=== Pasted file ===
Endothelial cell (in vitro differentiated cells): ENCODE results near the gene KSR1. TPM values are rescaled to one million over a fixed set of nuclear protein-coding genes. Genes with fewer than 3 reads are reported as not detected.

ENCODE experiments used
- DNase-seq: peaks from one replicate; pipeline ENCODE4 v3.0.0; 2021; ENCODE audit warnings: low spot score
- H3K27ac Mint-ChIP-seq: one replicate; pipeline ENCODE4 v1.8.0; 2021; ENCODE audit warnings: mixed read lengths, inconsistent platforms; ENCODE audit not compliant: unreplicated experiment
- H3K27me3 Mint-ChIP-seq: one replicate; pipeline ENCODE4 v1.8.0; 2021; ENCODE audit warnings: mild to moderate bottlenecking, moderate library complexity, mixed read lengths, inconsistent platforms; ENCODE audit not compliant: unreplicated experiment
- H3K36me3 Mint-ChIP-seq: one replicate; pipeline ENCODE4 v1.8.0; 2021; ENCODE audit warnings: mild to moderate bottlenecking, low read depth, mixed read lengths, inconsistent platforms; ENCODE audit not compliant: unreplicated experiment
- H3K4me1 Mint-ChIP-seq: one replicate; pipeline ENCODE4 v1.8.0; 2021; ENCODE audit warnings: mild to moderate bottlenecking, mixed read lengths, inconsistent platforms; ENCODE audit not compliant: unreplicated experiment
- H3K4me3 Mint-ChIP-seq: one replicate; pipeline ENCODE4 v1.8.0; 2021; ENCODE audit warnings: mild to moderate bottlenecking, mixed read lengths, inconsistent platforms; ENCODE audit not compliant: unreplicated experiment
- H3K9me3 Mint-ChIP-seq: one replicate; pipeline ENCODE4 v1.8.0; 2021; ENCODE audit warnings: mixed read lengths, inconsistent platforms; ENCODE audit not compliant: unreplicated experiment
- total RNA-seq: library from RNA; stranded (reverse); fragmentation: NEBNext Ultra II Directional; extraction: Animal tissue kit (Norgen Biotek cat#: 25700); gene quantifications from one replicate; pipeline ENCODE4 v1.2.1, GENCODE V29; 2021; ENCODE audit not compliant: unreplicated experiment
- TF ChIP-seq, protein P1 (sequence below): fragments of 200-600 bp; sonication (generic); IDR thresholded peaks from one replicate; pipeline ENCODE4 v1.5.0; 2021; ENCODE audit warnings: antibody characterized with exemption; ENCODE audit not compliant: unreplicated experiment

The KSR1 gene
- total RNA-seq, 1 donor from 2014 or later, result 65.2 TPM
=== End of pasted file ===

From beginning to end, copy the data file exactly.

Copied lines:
Endothelial cell (in vitro differentiated cells): ENCODE results near the gene KSR1. TPM values are rescaled to one million over a fixed set of nuclear protein-coding genes. Genes with fewer than 3 reads are reported as not detected.

ENCODE experiments used
- DNase-seq: peaks from one replicate; pipeline ENCODE4 v3.0.0; 2021; ENCODE audit warnings: low spot score
- H3K27ac Mint-ChIP-seq: one replicate; pipeline ENCODE4 v1.8.0; 2021; ENCODE audit warnings: mixed read lengths, inconsistent platforms; ENCODE audit not compliant: unreplicated experiment
- H3K27me3 Mint-ChIP-seq: one replicate; pipeline ENCODE4 v1.8.0; 2021; ENCODE audit warnings: mild to moderate bottlenecking, moderate library complexity, mixed read lengths, inconsistent platforms; ENCODE audit not compliant: unreplicated experiment
- H3K36me3 Mint-ChIP-seq: one replicate; pipeline ENCODE4 v1.8.0; 2021; ENCODE audit warnings: mild to moderate bottlenecking, low read depth, mixed read lengths, inconsistent platforms; ENCODE audit not compliant: unreplicated experiment
- H3K4me1 Mint-ChIP-seq: one replicate; pipeline ENCODE4 v1.8.0; 2021; ENCODE audit warnings: mild to moderate bottlenecking, mixed read lengths, inconsistent platforms; ENCODE audit not compliant: unreplicated experiment
- H3K4me3 Mint-ChIP-seq: one replicate; pipeline ENCODE4 v1.8.0; 2021; ENCODE audit warnings: mild to moderate bottlenecking, mixed read lengths, inconsistent platforms; ENCODE audit not compliant: unreplicated experiment
- H3K9me3 Mint-ChIP-seq: one replicate; pipeline ENCODE4 v1.8.0; 2021; ENCODE audit warnings: mixed read lengths, inconsistent platforms; ENCODE audit not compliant: unreplicated experiment
- total RNA-seq: library from RNA; stranded (reverse); fragmentation: NEBNext Ultra II Directional; extraction: Animal tissue kit (Norgen Biotek cat#: 25700); gene quantifications from one replicate; pipeline ENCODE4 v1.2.1, GENCODE V29; 2021; ENCODE audit not compliant: unreplicated experiment
- TF ChIP-seq, protein P1 (sequence below): fragments of 200-600 bp; sonication (generic); IDR thresholded peaks from one replicate; pipeline ENCODE4 v1.5.0; 2021; ENCODE audit warnings: antibody characterized with exemption; ENCODE audit not compliant: unreplicated experiment

The KSR1 gene
- total RNA-seq, 1 donor from 2014 or later, result 65.2 TPM